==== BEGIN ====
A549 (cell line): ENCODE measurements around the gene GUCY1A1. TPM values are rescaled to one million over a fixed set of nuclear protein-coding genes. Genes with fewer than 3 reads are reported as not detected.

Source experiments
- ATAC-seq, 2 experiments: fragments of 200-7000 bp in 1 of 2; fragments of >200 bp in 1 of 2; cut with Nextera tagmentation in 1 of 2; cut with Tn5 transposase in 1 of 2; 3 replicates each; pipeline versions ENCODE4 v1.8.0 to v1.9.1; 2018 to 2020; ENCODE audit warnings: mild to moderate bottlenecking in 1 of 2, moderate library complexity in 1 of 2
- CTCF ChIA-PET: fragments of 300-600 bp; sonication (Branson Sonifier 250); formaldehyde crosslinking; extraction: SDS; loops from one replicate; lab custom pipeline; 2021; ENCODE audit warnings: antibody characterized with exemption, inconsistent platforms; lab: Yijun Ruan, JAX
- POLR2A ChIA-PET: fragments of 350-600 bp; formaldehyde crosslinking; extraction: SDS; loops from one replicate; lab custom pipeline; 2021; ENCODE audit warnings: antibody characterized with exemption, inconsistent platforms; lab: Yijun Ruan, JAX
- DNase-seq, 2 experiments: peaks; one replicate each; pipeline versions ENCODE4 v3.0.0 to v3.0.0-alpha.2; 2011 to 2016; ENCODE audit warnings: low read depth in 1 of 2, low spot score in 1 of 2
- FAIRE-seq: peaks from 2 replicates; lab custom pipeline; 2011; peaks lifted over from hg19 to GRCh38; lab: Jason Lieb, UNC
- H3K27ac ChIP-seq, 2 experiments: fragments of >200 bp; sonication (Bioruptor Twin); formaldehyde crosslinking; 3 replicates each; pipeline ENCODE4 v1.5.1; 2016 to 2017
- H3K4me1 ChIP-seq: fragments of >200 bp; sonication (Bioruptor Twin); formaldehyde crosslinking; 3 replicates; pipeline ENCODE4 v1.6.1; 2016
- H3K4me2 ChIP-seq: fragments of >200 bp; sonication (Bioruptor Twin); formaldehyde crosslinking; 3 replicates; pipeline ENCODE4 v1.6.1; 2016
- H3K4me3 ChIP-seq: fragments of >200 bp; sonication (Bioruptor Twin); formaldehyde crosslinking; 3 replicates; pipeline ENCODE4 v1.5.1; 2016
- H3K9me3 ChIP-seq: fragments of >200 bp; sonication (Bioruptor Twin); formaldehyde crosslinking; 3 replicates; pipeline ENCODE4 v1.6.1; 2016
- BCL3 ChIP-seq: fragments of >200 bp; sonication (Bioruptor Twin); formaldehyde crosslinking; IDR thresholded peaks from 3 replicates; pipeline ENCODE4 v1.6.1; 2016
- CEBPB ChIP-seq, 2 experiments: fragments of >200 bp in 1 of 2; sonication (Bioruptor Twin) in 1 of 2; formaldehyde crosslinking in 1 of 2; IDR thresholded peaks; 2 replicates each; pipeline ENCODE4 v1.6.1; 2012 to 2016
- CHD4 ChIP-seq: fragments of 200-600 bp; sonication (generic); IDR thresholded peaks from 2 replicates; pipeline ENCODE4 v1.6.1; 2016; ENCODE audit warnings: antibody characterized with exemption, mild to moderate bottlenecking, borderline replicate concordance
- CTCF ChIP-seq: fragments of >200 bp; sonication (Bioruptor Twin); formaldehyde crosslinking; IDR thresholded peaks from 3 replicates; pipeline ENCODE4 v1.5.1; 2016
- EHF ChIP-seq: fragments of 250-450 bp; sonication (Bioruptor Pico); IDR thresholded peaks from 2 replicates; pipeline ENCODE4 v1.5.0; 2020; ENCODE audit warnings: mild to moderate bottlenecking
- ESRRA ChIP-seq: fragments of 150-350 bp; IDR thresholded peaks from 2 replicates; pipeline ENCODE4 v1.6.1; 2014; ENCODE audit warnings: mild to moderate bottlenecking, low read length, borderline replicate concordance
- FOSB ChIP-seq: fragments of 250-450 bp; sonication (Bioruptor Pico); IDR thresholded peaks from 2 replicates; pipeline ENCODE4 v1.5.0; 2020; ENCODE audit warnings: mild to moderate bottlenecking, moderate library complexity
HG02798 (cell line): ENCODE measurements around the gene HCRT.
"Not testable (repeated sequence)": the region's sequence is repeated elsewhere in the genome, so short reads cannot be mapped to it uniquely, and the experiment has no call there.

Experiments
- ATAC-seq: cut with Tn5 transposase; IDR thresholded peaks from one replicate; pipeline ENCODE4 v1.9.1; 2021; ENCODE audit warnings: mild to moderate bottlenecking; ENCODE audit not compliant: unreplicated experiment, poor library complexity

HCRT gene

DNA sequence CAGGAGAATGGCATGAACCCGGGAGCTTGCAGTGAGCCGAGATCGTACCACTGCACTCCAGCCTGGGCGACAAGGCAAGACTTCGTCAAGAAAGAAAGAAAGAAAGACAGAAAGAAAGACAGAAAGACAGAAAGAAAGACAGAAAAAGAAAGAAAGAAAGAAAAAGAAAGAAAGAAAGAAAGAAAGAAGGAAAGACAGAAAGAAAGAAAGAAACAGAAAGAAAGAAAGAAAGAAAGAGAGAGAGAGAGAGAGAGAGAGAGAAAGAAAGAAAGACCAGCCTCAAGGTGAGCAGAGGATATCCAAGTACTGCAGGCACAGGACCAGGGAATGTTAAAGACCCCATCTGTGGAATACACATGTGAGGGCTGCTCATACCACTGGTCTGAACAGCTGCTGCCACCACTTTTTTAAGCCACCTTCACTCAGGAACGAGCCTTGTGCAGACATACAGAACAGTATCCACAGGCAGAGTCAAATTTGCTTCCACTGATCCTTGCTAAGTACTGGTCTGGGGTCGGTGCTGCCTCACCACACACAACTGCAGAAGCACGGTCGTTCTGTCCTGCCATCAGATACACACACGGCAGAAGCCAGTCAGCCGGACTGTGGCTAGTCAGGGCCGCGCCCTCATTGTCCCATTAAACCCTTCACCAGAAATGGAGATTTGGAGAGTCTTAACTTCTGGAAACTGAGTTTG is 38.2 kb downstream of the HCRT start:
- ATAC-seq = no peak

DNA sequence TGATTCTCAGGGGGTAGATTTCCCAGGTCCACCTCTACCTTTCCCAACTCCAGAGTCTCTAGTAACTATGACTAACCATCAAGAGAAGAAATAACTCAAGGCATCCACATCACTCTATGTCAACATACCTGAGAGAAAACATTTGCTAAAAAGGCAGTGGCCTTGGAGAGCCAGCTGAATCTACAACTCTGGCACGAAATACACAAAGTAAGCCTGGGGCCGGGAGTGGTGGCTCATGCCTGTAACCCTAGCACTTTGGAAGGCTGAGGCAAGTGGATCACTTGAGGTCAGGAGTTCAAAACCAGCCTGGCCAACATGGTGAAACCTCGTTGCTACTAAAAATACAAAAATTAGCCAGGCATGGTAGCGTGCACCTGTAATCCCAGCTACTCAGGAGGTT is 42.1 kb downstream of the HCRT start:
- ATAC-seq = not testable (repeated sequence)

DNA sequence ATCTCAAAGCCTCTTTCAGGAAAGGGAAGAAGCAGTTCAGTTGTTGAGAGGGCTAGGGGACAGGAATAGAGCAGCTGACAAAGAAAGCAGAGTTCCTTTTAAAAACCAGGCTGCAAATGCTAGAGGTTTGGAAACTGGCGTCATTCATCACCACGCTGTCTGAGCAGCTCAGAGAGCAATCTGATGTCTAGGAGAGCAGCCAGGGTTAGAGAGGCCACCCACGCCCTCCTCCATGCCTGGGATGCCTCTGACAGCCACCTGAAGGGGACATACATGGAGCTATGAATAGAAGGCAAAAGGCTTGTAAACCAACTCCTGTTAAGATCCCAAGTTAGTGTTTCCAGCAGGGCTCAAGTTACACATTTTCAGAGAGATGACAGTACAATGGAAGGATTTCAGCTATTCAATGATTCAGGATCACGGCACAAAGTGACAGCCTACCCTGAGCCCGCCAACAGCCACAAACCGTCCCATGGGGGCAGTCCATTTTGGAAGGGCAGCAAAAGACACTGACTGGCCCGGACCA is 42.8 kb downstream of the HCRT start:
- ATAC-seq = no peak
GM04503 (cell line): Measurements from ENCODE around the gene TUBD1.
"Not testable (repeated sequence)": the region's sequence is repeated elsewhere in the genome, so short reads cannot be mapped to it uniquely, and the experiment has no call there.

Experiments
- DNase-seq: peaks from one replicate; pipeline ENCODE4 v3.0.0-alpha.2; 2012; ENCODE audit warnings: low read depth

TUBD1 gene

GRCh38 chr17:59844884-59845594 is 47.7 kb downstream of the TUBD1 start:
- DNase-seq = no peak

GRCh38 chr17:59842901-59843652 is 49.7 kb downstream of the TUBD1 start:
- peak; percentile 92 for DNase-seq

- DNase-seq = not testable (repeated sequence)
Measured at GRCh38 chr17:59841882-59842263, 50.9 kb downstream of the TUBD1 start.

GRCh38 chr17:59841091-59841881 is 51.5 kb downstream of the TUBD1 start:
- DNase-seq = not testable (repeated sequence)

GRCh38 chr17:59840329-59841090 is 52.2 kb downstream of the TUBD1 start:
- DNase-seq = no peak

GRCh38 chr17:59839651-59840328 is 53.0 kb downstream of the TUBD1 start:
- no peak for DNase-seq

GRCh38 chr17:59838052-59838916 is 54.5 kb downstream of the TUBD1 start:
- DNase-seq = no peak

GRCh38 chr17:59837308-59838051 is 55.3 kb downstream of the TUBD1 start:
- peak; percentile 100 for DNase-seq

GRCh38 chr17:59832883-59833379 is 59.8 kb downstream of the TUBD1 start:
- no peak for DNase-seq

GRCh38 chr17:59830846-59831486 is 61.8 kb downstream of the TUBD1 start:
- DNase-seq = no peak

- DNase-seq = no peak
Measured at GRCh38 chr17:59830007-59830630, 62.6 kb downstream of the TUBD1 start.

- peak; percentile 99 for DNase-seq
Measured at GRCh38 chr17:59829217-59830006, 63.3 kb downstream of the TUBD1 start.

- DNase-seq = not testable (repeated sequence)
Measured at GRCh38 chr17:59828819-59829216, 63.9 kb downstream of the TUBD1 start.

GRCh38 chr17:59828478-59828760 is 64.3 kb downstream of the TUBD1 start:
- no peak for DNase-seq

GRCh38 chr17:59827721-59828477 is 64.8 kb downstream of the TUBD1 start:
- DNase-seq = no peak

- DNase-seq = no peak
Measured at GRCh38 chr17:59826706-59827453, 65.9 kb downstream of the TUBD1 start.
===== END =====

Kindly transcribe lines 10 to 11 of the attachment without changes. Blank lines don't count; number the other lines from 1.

- H3K4me2 ChIP-seq: fragments of >200 bp; sonication (Bioruptor Twin); formaldehyde crosslinking; 3 replicates; pipeline ENCODE4 v1.6.1; 2016
- H3K4me3 ChIP-seq: fragments of >200 bp; sonication (Bioruptor Twin); formaldehyde crosslinking; 3 replicates; pipeline ENCODE4 v1.5.1; 2016